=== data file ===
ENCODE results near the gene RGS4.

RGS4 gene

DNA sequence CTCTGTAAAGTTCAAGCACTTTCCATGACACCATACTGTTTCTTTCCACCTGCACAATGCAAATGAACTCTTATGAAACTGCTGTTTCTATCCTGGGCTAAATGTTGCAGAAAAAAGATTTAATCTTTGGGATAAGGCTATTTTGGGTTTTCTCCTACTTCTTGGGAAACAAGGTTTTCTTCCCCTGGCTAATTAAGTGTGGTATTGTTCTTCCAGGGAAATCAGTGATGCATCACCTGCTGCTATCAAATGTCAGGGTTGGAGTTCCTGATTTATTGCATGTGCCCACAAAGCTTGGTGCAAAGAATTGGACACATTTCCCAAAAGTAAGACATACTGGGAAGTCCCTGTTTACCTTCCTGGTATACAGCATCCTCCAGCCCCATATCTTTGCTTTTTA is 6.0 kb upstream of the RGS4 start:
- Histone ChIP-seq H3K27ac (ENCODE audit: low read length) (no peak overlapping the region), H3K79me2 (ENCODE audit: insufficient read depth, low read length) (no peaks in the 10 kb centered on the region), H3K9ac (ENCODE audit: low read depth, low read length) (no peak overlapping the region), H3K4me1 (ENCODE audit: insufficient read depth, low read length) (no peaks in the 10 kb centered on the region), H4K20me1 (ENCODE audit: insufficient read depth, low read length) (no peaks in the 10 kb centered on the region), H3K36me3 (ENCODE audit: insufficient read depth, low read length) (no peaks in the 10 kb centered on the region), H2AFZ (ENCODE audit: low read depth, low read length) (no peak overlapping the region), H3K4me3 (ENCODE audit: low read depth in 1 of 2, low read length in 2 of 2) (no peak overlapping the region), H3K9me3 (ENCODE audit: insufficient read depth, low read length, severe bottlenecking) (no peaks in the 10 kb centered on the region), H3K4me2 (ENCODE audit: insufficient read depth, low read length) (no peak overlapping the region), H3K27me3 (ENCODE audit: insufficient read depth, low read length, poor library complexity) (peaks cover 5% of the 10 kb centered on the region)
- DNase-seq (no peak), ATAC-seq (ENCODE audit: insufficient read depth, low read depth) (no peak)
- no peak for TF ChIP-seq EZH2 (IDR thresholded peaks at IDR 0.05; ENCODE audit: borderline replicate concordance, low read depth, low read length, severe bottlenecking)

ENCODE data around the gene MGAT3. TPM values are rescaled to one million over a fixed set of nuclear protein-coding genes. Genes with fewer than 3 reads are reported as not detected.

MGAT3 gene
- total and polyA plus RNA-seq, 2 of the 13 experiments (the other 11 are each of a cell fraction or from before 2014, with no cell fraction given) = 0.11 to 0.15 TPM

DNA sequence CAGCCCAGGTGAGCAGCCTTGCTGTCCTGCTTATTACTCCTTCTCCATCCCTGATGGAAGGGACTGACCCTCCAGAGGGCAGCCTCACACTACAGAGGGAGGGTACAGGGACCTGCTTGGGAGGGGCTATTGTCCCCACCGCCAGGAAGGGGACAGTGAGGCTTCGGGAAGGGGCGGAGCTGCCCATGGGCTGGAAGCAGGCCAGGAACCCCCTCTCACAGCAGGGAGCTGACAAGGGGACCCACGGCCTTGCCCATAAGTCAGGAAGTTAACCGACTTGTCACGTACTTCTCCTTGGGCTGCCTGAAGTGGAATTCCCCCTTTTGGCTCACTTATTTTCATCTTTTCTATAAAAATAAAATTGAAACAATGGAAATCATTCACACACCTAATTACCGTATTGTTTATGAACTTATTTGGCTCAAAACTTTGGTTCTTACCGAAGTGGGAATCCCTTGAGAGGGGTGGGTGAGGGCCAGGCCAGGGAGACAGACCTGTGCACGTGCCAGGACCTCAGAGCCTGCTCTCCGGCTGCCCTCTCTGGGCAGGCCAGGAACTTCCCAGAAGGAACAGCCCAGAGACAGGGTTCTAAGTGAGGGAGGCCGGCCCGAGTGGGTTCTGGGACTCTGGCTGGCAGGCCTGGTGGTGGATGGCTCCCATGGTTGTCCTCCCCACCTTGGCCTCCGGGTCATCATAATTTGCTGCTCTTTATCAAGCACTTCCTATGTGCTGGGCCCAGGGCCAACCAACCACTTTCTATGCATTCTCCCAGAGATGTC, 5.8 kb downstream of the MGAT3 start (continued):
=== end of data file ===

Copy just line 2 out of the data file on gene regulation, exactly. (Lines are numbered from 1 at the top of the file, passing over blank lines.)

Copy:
RGS4 gene